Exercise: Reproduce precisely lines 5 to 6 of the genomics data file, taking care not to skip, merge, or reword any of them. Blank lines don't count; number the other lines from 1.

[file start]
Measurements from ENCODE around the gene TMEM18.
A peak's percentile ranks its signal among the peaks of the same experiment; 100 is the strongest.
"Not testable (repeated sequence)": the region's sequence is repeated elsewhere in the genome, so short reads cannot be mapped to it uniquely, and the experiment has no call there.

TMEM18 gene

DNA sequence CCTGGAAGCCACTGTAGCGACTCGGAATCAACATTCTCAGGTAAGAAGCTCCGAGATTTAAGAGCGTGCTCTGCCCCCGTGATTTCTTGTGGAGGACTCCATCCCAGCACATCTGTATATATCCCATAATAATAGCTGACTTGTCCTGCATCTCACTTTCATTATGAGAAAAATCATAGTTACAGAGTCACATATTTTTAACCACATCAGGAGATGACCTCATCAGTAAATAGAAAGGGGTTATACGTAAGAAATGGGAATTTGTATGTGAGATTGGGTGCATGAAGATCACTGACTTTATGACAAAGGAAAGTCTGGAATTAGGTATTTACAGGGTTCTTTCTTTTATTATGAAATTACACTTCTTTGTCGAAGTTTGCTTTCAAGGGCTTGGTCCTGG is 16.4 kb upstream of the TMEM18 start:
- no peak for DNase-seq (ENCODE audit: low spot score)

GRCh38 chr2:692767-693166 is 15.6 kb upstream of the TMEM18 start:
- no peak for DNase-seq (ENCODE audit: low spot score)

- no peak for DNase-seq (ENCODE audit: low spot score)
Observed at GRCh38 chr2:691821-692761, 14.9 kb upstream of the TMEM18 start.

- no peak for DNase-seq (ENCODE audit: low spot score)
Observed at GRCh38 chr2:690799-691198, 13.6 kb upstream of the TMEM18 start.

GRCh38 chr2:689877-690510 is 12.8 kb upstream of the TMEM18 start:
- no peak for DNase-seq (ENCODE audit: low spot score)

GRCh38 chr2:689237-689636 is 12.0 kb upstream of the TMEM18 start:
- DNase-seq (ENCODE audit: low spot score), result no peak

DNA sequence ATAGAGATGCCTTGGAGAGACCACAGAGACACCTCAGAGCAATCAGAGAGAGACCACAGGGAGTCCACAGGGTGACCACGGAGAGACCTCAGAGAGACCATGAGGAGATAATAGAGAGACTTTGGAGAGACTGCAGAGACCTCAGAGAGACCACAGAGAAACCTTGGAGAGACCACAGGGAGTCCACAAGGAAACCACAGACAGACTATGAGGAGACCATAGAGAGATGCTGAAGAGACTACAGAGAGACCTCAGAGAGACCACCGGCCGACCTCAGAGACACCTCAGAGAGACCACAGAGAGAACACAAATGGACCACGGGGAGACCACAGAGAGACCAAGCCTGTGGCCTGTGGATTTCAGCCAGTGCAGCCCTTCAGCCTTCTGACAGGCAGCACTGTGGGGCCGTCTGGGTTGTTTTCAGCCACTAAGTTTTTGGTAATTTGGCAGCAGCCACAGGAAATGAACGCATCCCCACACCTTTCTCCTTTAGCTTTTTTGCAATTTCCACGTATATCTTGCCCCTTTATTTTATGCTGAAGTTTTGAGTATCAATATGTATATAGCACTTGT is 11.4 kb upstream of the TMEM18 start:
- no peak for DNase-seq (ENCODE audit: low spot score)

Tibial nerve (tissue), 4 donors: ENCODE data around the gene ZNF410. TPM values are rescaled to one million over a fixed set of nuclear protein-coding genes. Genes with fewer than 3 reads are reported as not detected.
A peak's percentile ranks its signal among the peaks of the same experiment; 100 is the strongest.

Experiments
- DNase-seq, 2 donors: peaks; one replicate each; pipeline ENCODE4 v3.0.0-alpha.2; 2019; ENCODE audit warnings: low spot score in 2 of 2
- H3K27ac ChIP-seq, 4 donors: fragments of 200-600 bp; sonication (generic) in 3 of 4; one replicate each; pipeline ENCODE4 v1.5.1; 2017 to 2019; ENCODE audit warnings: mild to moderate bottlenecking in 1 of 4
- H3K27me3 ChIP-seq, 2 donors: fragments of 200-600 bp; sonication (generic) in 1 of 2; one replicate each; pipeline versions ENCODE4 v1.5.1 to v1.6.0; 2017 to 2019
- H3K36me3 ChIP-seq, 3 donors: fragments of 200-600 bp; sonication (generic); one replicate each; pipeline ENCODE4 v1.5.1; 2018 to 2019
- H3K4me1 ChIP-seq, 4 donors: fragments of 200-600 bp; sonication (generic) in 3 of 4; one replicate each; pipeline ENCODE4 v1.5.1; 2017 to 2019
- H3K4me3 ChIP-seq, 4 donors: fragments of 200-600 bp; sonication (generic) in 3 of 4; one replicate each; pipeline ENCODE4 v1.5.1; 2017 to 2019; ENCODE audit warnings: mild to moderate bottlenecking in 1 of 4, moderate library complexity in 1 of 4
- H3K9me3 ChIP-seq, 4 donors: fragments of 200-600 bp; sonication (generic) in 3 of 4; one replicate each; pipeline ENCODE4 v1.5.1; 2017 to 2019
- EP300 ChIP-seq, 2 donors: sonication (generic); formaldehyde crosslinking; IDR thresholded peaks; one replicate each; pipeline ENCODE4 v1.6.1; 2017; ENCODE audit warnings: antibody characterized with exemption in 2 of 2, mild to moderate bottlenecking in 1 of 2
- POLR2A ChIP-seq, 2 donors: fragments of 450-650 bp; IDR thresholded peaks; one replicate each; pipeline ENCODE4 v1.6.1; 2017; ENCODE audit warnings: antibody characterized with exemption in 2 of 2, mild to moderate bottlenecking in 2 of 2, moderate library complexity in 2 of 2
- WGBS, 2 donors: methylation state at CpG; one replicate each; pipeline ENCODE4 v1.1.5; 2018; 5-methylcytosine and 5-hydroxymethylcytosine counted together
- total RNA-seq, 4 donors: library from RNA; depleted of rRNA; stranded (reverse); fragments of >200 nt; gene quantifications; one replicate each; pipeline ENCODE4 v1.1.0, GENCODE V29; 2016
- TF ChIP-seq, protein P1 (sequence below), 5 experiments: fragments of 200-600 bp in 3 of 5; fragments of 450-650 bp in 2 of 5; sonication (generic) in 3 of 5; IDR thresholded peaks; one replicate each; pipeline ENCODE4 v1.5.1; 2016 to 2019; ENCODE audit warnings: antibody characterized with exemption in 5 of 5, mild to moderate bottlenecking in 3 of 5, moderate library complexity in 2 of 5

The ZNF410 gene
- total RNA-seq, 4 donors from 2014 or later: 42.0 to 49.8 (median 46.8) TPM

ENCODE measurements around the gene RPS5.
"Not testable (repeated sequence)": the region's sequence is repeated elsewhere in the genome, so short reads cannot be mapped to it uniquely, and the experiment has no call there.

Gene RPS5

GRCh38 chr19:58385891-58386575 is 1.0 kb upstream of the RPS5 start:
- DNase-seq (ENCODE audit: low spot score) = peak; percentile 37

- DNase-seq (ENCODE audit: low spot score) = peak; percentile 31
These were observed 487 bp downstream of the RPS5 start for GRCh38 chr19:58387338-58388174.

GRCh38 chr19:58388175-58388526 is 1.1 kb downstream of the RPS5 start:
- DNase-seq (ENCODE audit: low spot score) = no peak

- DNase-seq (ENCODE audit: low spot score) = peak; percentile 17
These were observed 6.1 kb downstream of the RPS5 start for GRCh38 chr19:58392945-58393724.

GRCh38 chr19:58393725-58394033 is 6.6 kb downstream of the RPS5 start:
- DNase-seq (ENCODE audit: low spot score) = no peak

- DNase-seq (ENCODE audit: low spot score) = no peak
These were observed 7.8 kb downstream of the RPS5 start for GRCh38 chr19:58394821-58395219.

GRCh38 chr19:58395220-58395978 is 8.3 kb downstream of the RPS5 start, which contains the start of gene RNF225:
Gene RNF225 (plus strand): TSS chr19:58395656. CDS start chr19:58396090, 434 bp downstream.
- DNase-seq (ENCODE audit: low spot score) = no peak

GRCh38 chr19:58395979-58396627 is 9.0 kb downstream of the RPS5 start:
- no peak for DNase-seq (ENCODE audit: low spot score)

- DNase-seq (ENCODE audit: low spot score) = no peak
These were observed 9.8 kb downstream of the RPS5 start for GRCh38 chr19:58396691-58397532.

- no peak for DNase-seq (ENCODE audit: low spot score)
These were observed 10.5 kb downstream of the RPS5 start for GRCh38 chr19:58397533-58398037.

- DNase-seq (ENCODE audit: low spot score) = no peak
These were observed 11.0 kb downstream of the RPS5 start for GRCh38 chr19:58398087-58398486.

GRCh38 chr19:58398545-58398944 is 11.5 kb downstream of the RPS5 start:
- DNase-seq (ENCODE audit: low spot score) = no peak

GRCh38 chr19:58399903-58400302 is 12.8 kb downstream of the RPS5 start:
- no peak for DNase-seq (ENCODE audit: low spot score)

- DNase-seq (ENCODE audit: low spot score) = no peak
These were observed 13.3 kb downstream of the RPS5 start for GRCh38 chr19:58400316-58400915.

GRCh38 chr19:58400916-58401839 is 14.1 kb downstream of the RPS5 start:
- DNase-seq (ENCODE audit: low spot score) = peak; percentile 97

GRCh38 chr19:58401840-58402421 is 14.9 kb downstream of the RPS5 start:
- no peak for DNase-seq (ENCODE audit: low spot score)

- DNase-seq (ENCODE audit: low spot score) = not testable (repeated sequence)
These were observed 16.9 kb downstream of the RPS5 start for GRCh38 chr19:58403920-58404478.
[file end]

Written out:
DNA sequence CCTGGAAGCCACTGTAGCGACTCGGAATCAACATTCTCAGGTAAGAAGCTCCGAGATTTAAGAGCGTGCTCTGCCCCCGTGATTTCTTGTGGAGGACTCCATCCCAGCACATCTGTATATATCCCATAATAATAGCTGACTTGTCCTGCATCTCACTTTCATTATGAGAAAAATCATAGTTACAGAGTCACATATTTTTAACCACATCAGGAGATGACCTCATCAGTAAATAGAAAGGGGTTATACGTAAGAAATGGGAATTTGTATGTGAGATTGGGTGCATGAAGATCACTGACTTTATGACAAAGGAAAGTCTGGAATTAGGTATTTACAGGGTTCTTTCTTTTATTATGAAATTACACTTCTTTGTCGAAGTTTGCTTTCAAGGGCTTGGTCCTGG is 16.4 kb upstream of the TMEM18 start:
- no peak for DNase-seq (ENCODE audit: low spot score)